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Abies Koreana is a slow-growing, medium-sized conifer originating from Korea; the adult specimens can reach 9-10 meters in height, over a few tens of years. This type of tree has an erect, pyramidal habit, with branches perpendicular to the stem; the reddish and smooth bark of the young specimens, with the time becomes greyish, deeply fissured. The leaves are needle-like, a few centimeters long, generally they grow grouped; they are dark green in the upper part, white-blue in the lower part. The oval pine cones, 7-8 cm long, are white-blue in color, darken as the days go by, until they become violet in color, often stained by the whitish resin. The winged seeds are dark, purple-purple.
With regard to the best exposure for the Abies Koreana it is advisable to place it in a luminous place, even in full sun; these trees withstand very harsh temperatures, and also develop well even in places with torrid summers. When planting a korean abies It is good to remember that it develops a very deep and conspicuous root system, therefore it needs an area with adequate amounts of soil.
It can withstand temperatures up to -25 ° C and can therefore be grown even in areas with very cold winters.
The young specimens must be watered regularly at the time of the plant, given their greater fragility; generally these trees are satisfied with the rains. It is good to avoid leaving the soil very wet near the plant.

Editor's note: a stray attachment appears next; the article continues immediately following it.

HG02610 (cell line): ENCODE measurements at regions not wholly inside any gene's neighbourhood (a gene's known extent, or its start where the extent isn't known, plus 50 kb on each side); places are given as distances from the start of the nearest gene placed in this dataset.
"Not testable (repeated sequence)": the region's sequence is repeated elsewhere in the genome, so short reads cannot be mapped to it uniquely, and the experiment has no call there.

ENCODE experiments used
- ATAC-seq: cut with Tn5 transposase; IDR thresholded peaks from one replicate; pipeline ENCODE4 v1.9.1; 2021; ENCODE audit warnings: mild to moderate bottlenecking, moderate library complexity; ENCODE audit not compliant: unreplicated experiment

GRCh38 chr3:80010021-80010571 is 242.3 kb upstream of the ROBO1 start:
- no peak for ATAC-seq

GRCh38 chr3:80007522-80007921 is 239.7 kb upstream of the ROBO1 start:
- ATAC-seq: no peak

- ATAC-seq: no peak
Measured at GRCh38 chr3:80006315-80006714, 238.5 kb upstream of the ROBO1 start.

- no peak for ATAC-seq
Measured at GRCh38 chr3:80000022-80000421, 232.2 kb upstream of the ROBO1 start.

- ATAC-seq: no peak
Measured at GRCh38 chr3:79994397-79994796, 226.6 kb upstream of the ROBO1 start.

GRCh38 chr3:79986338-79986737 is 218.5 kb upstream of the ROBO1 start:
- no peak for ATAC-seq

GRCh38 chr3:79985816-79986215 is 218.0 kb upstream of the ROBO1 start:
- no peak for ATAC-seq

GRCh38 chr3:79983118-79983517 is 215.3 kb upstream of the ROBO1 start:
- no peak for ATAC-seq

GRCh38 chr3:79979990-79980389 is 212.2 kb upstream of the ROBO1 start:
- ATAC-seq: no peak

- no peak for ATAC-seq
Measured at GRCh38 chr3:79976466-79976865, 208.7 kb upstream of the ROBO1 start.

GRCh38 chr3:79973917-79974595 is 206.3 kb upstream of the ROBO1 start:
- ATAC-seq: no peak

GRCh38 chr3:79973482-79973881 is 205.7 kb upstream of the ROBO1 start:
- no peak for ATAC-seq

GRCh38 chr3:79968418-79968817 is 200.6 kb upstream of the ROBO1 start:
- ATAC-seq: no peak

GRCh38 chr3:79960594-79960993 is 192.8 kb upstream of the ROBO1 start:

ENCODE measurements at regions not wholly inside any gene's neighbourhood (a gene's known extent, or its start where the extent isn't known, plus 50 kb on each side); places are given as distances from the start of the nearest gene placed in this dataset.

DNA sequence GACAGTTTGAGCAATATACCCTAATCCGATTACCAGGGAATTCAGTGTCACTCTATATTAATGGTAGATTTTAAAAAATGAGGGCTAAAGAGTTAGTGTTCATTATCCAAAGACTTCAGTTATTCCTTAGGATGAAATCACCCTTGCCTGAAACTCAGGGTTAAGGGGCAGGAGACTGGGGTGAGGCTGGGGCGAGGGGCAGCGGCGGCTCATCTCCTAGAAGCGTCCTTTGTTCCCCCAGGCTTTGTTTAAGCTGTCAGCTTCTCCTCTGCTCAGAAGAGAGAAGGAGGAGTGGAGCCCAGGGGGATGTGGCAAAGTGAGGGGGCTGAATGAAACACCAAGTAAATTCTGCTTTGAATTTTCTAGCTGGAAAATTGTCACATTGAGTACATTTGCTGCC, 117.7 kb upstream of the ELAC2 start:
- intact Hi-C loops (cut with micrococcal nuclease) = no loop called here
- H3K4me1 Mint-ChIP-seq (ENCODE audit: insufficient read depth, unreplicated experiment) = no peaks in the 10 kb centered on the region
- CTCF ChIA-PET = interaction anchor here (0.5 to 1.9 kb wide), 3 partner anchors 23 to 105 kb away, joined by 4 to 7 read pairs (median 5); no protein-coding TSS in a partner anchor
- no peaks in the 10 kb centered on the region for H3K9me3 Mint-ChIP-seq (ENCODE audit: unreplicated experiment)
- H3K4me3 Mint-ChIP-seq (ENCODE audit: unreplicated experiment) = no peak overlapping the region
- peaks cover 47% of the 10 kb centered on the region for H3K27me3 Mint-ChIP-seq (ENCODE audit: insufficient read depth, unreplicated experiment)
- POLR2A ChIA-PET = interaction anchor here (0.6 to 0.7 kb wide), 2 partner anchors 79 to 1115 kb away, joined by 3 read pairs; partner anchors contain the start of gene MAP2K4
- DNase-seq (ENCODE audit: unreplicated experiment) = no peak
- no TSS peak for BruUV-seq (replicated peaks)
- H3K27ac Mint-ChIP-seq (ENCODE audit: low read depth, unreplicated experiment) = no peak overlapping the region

Check that the soil offers proper drainage, so as to avoid possible water stagnation that could harm the plant.
The specimens of this variety develop without problems in any soil, preferring rich, deep and very well drained soils. The firs generally prefer to be placed in a ventilated place, with a good amount of land available, we do not recommend the cultivation in pots of the already large specimens; for this type of cultivation there are dwarf hybrids, which remain below the height meter.
Keep in mind that this type of plant has a root system that develops in depth, so to settle in an adequate space for future growth.
The multiplication of the abies koreana specimens generally occurs by seed, in spring; the young seedlings have a very delicate root system, it is good to grow them in pots for some years before planting them.
Once the new trees have acquired the necessary strength, they can be permanently planted and, despite being slow growing, they develop easily.
Abies Koreana: Pests and diseases
Sometimes this kind of tree can be hit by a processionary or by the aphid of the cedar.
If there are signs of an attack by these parasites it is good to intervene promptly using broad-spectrum pesticides, or, if natural methods are preferred, it is possible to resort to an infusion obtained with water in which garlic should be boiled . The filtered liquid can then be vaporized on the plant, to counteract the spread of the disease.